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Xbox 360 launch a "watershed moment"

Microsoft's console celebrates fifth birthday.

The Xbox 360 is five years old.

Microsoft's high definition console released in the US and Canada on 22nd November 2005. It didn't launch in Europe until 2nd December (I got mine for Oblivion - why did you get yours?).

Then, just under 15 games were available, including Rare's Kameo: Elements of Power and Perfect Dark Zero, Infinity Ward's Call of Duty 2 and Bizarre Creation's Project Gotham Racing 3. Oh, and let's not forget Peter Jackson's King Kong: The Official Game of the Movie.

The launch of the Xbox 360 was considered to be an attempt to get in ahead of Sony and Nintendo, both of which would release the PlayStation 3 and Wii almost a year later.

Xbox Live head honcho Stephen Toulouse, aka StepTo, reminisced over the launch on his blog, calling it a "watershed moment".

"When the Xbox 360 was announced, I was just as surprised as anyone else," he wrote. "The original Xbox was only four years old and Xbox Live was just starting to hit its stride.

"Sure I had a PS2 and a Gamecube as well, but I really thought we'd put out a good gaming machine with the Xbox and was surprised we would 'kill' it so quickly in favour of a new one. But as more and more information came out about it, the more excited I got over it.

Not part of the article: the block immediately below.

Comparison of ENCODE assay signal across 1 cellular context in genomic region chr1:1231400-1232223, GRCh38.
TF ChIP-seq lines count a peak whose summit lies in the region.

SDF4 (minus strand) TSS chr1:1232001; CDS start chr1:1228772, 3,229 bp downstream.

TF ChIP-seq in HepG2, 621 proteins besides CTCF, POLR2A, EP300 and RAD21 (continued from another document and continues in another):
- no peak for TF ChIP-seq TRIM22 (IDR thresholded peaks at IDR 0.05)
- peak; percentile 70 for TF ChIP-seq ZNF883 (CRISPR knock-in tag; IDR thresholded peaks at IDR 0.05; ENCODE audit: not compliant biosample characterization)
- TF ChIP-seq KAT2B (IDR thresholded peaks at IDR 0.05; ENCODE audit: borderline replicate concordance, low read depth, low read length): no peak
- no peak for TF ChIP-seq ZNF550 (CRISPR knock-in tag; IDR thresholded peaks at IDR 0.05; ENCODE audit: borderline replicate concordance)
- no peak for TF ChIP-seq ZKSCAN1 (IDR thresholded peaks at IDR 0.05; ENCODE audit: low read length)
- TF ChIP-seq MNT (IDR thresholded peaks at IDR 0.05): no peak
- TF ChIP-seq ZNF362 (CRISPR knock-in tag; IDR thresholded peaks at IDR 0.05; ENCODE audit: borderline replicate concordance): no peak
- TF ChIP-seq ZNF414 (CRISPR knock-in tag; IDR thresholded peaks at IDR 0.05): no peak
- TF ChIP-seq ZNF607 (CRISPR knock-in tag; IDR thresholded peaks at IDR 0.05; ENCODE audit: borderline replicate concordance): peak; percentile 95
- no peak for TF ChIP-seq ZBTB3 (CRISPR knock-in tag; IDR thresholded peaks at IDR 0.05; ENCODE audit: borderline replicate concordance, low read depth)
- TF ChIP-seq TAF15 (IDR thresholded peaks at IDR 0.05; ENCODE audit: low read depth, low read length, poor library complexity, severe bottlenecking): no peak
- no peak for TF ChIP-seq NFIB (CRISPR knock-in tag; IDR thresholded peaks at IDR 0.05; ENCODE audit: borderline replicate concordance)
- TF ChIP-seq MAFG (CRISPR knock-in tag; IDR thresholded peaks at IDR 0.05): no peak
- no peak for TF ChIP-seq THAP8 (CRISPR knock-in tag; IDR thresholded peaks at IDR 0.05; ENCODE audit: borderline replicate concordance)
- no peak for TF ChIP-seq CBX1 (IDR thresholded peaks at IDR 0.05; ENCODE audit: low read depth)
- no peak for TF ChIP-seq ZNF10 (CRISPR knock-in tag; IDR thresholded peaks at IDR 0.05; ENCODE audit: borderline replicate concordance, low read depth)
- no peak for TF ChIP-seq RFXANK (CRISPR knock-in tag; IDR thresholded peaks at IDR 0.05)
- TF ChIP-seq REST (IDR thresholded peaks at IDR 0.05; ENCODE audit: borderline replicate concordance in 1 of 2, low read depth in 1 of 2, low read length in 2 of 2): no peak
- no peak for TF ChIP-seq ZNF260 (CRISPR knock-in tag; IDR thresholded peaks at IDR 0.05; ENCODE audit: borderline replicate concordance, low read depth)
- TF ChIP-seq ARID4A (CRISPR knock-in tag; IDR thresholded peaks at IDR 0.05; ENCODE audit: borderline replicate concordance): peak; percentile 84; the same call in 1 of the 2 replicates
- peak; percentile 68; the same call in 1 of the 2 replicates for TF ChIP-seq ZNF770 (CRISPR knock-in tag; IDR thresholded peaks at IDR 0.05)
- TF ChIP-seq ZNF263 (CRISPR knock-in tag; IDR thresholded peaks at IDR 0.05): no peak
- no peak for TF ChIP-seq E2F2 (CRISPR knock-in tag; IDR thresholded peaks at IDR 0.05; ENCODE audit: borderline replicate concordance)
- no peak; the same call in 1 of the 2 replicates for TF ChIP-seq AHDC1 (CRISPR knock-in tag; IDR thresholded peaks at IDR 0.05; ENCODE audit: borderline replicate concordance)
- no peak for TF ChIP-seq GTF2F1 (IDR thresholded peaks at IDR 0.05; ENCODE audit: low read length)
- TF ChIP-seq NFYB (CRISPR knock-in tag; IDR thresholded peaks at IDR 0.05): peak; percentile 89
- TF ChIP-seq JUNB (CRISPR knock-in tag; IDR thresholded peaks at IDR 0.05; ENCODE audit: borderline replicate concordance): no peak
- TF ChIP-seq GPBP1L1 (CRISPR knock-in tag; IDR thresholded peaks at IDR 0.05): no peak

"We tend to forget that compared to what was launched with the Xbox 360, the gaming experience on other platforms was fairly primitive. Fun to be sure, but the leap to HD gaming interconnected through Live was a pretty watershed moment."

The Xbox 360 introduced Achievements and, perhaps most importantly of all, high definition gaming. Microsoft's sold 44.6 million units worldwide to date.

So, when will we see the next Xbox?

It may be some time before Microsoft enters the next generation. The US giant has touted motion-sensing add-on Kinect as a device that'll extend the life of the Xbox 360 by five years.

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About the Author

Wesley Yin-Poole avatar

Wesley Yin-Poole

Deputy Editorial Director

Wesley is deputy editorial director of ReedPop. He likes news, interviews, and more news. He also likes Street Fighter more than anyone can get him to shut up about it.


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